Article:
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Arizona’s Recent Six-Year Dry Spell Was The Worst In Nearly 700 Years

The six-year dry spell in Arizona that ended earlier this year was likely an unprecedented event not seen in the past 675 years. The interesting and spooky factoid comes from studies of tree-ring data that were used to estimate flows from the rivers that provide water to metro Phoenix and other parts of central Arizona. As you might think, the freaky stretch of poor river flow doesn’t bode well for the state’s future.

Just Subtract Water – How A Dry Spell Allowed Winds To Lash California With Flames

Hot, dry Santa Ana winds will likely whip up the unseasonably fierce wildfires ravaging Southern California on Thursday, forecasters said. The gales have come at the worst time, at the end of a long dry spell. The combination of savage Santa Anas and tinder-dry plants have ignited large wildfires in the region this week, upending lives at a time when many people were preparing for the winter holidays, officials said. It served as a reminder that parts of California increasingly face a year-round threat of flames.

Dry Start To Water Year

It’s been day and night comparing rainfall between northern and southern California through the first week of December. While Northern California stands at 112 percent of average for this date, the Tulare Basin is only 39 percent of average. The beleaguered city of Ventura stands at just 1.5 percent of average rain for this date says the National Weather Service. High pressure across the state this month is blocking any storm system in the Pacific from coming in at least until Dec 22.

Santa Barbara Hits Its Seventh Year Of Drought

Santa Barbara is now entering the seventh year of drought conditions, a circumstance City of Santa Barbara Public Works czar Rebecca Bjork called “unprecedented.” Bjork’s remarks ​— ​it’s been seven years since Lake Cachuma has spilled ​— ​came as she gave the City Council its monthly update on drought and water supply issues. The good news is that city residents are using less water now than they have anytime since 1985. They used 35 percent less in the month of October than they consume during a so-called “normal” month. Annualized, the numbers are even more dramatic: 40 percent less.

A Special Fires Edition

The year-end fires sweeping Southern California this week have raised a worrisome question: Where is the rain?The rainy season typically starts in October and lasts through April, with the heaviest rain coming from December through March. Precipitation has been at or above-normal in Northern California, but there has been little rain in the south.Since Oct. 1 just 2.3 inches have fallen in Los Angeles, or 5 percent of average. In San Diego, it’s 1.5 inches, or 1 percent of average, according to the California Department of Water Resources.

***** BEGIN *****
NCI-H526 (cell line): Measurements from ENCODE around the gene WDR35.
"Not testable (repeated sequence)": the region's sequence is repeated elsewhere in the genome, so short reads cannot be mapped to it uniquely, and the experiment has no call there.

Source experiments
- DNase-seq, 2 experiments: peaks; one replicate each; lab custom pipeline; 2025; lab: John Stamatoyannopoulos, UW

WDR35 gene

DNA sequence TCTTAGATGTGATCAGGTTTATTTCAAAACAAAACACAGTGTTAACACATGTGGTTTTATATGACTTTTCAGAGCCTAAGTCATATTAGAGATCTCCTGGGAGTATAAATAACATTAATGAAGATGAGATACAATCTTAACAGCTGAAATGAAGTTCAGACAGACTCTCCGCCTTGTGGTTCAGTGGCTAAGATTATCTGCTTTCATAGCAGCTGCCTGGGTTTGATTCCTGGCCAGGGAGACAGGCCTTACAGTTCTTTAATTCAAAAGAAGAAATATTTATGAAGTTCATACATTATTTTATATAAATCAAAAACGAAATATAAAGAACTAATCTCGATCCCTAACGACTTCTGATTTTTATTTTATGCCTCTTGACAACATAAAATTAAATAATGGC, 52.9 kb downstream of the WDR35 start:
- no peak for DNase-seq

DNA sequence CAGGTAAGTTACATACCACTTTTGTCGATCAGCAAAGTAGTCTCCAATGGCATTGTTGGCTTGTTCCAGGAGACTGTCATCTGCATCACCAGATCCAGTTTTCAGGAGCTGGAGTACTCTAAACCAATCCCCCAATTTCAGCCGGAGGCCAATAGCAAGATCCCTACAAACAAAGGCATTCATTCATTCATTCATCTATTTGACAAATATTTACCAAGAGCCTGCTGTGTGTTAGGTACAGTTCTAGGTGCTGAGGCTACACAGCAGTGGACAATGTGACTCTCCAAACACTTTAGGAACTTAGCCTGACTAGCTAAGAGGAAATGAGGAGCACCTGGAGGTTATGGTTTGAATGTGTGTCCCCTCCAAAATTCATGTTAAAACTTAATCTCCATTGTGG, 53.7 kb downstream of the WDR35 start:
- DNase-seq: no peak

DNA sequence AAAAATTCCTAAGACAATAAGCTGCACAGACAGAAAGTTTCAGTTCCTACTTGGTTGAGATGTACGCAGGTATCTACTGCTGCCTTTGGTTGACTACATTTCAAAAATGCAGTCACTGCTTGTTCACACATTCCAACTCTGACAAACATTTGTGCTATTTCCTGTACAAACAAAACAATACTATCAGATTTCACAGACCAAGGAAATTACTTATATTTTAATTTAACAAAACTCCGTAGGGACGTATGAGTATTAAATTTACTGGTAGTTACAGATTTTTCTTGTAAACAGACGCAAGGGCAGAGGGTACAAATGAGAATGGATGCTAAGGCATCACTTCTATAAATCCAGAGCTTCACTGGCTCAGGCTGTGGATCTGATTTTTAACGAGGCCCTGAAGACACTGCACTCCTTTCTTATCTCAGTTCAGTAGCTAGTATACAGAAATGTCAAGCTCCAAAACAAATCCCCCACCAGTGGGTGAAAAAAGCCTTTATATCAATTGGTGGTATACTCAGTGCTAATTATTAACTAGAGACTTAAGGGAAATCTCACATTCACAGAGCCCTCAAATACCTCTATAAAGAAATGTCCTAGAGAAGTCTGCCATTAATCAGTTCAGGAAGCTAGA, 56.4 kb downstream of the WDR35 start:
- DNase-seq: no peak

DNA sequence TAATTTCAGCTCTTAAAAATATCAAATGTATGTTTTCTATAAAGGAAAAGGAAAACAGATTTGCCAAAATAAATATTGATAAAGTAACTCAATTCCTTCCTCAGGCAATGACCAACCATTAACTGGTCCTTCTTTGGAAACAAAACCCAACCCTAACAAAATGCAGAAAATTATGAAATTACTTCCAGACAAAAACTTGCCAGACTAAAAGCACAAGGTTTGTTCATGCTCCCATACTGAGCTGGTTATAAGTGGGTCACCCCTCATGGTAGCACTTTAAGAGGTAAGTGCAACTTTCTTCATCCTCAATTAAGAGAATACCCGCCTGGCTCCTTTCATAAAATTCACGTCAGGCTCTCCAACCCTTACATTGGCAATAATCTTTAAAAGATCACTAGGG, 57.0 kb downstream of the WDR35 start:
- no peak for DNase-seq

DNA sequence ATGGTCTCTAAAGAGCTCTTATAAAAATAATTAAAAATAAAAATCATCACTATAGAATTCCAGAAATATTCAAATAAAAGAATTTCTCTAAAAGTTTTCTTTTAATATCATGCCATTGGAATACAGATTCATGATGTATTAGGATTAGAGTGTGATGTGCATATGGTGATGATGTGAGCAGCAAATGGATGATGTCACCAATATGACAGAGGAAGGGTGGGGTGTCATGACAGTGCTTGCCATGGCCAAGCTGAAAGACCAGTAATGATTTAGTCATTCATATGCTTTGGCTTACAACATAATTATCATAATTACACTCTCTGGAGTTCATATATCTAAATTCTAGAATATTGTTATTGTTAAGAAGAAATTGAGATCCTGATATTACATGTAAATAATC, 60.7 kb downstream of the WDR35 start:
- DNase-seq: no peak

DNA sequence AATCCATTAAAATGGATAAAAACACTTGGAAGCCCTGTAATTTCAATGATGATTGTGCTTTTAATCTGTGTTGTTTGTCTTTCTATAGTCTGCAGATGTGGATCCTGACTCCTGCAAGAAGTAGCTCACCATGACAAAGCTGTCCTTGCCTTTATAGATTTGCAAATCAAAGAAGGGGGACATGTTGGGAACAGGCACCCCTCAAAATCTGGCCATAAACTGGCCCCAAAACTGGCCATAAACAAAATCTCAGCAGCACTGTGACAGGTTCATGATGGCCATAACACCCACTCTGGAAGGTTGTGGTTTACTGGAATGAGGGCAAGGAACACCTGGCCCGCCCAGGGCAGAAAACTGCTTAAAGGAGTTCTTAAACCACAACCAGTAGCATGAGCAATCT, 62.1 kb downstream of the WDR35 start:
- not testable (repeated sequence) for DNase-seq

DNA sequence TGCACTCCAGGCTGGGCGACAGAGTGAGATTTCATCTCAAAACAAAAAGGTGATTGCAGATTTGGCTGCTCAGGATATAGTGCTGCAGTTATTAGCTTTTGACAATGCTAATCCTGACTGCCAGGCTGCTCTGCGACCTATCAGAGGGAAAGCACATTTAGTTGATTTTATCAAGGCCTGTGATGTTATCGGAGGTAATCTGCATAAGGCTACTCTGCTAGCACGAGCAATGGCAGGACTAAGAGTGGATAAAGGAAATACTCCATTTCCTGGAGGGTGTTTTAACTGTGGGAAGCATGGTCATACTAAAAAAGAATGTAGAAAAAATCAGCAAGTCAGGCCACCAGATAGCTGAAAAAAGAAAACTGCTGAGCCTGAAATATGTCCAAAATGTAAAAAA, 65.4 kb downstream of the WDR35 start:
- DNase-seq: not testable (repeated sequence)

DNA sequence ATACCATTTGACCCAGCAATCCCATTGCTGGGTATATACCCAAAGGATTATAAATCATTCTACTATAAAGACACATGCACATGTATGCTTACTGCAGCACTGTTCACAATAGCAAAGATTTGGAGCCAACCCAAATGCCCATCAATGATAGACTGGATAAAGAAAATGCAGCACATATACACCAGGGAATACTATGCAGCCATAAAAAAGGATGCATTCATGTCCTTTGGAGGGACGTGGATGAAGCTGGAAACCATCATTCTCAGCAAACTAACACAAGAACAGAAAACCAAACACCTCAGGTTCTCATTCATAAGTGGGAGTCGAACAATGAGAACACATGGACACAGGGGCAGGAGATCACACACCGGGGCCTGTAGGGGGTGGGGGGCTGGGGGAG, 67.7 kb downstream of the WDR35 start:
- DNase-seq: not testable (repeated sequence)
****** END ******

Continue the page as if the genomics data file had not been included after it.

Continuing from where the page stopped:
San Diego’s Toni Atkins Is Tapped As The First Woman Leader Of The California State Senate

California Senate President Pro Tem Kevin De León announced Thursday that the chamber is set to pick San Diego Sen. Toni Atkins as his successor, making her the first woman and first openly gay legislator to hold the leadership position, a move that is bringing praise from Democrats and Republicans alike. De León, D-Los Angeles, said in a statement that Atkins, D-San Diego, “will make history and be our Senate’s next president pro tempore. I have every confidence she will lead America’s most accomplished legislative chamber to even greater heights and build on our extraordinary progress.”

San Diego to Tap Colorado River Water Via Imperial Valley Through 2047

The San Diego County Water Authority announced Thursday it has extended through 2047 a historic agreement to secure independent water supplies from the Colorado River. The water authority’s board voted unanimously to extend the agreement with the Metropolitan Water District to transport 2 million acre-feet of Colorado River water between 2037 and 2047. Water transferred under the agreement represented 20 percent of San Diego’s needs in 2017. The complex agreement covers water originally intended for Imperial Valley farms and requires the Los Angeles-based Metropolitan Water District to transport that water to San Diego via the Colorado River Aqueduct.

Here’s Why Ventura Residents Must Boil Their Water for Days as Thomas Fire Burns

Southern Californians who reside near the mountains, hillsides or canyons live with the risk of a wildfire burning down their homes. But rarely do they think about a fire contaminating their drinking water. Perhaps they should. Just ask residents of Ventura, Santa Paula and Ojai, who must boil their tap water before drinking it, cooking with it or brushing their teeth, the result of the powerful Thomas fire that knocked out portions of their water system Tuesday and grew to 96,000 acres by Thursday.